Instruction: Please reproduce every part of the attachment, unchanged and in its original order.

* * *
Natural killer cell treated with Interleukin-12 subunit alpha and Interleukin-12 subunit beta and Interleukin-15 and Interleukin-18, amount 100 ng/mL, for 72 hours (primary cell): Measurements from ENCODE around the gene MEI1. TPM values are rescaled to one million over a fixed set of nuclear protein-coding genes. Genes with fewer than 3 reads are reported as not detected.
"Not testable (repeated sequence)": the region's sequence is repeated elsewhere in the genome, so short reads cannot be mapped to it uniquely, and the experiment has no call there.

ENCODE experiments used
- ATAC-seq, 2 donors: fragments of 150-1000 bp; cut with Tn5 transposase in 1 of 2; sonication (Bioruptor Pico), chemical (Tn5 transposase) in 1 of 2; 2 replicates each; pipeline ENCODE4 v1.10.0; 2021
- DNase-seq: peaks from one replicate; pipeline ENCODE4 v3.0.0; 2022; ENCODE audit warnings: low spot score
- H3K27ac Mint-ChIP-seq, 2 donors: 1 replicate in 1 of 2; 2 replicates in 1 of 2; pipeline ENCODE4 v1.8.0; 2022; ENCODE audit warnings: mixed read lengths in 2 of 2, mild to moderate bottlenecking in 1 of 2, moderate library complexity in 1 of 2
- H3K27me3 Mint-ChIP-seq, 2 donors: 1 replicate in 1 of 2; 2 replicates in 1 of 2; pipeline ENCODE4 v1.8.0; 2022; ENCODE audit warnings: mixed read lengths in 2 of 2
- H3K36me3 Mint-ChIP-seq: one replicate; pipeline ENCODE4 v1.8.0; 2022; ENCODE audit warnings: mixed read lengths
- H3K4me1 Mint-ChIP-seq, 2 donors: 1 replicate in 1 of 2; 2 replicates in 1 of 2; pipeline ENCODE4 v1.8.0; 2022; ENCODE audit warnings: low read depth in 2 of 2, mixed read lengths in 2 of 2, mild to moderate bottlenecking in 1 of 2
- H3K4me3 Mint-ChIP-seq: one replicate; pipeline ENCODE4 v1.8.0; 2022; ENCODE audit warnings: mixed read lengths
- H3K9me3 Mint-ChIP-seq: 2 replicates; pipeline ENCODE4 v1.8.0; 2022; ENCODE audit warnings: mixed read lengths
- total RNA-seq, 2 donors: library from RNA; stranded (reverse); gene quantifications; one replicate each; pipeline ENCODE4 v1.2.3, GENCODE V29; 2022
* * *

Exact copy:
Natural killer cell treated with Interleukin-12 subunit alpha and Interleukin-12 subunit beta and Interleukin-15 and Interleukin-18, amount 100 ng/mL, for 72 hours (primary cell): Measurements from ENCODE around the gene MEI1. TPM values are rescaled to one million over a fixed set of nuclear protein-coding genes. Genes with fewer than 3 reads are reported as not detected.
"Not testable (repeated sequence)": the region's sequence is repeated elsewhere in the genome, so short reads cannot be mapped to it uniquely, and the experiment has no call there.

ENCODE experiments used
- ATAC-seq, 2 donors: fragments of 150-1000 bp; cut with Tn5 transposase in 1 of 2; sonication (Bioruptor Pico), chemical (Tn5 transposase) in 1 of 2; 2 replicates each; pipeline ENCODE4 v1.10.0; 2021
- DNase-seq: peaks from one replicate; pipeline ENCODE4 v3.0.0; 2022; ENCODE audit warnings: low spot score
- H3K27ac Mint-ChIP-seq, 2 donors: 1 replicate in 1 of 2; 2 replicates in 1 of 2; pipeline ENCODE4 v1.8.0; 2022; ENCODE audit warnings: mixed read lengths in 2 of 2, mild to moderate bottlenecking in 1 of 2, moderate library complexity in 1 of 2
- H3K27me3 Mint-ChIP-seq, 2 donors: 1 replicate in 1 of 2; 2 replicates in 1 of 2; pipeline ENCODE4 v1.8.0; 2022; ENCODE audit warnings: mixed read lengths in 2 of 2
- H3K36me3 Mint-ChIP-seq: one replicate; pipeline ENCODE4 v1.8.0; 2022; ENCODE audit warnings: mixed read lengths
- H3K4me1 Mint-ChIP-seq, 2 donors: 1 replicate in 1 of 2; 2 replicates in 1 of 2; pipeline ENCODE4 v1.8.0; 2022; ENCODE audit warnings: low read depth in 2 of 2, mixed read lengths in 2 of 2, mild to moderate bottlenecking in 1 of 2
- H3K4me3 Mint-ChIP-seq: one replicate; pipeline ENCODE4 v1.8.0; 2022; ENCODE audit warnings: mixed read lengths
- H3K9me3 Mint-ChIP-seq: 2 replicates; pipeline ENCODE4 v1.8.0; 2022; ENCODE audit warnings: mixed read lengths
- total RNA-seq, 2 donors: library from RNA; stranded (reverse); gene quantifications; one replicate each; pipeline ENCODE4 v1.2.3, GENCODE V29; 2022